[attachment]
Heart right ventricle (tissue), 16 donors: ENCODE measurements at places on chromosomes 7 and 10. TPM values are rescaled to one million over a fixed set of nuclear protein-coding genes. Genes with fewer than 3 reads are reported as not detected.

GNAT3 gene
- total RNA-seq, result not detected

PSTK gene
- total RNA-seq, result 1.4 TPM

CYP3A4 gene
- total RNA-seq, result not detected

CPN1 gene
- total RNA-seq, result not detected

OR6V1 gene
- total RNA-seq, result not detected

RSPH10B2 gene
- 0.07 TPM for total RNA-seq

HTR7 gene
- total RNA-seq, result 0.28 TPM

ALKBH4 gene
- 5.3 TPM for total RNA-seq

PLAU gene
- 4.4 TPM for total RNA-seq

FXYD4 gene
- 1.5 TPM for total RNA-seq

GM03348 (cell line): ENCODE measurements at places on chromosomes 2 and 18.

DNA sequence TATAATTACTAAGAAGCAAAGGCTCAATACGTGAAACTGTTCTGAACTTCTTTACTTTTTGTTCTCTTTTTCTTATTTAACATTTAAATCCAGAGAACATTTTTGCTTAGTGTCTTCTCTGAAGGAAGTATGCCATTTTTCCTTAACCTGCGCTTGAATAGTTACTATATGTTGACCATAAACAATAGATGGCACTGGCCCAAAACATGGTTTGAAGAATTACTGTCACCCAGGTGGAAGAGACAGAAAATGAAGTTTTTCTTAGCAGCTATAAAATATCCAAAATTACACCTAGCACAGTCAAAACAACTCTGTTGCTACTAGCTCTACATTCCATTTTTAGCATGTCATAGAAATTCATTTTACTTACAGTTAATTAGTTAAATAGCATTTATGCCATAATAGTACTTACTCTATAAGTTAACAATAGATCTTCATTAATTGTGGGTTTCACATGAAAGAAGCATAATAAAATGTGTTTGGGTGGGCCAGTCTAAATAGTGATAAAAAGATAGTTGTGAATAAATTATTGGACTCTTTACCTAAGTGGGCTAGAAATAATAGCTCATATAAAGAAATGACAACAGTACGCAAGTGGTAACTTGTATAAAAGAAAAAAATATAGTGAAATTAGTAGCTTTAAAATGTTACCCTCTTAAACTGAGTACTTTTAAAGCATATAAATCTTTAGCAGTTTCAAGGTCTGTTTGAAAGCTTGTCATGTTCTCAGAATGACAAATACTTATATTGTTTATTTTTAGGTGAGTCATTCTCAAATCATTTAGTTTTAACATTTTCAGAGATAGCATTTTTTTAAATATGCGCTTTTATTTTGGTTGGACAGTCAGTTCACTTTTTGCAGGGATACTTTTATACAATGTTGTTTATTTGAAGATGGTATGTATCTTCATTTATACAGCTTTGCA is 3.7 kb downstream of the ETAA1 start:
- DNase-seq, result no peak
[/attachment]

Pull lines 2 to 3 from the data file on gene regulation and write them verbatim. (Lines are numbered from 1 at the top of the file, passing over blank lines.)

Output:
GNAT3 gene
- total RNA-seq, result not detected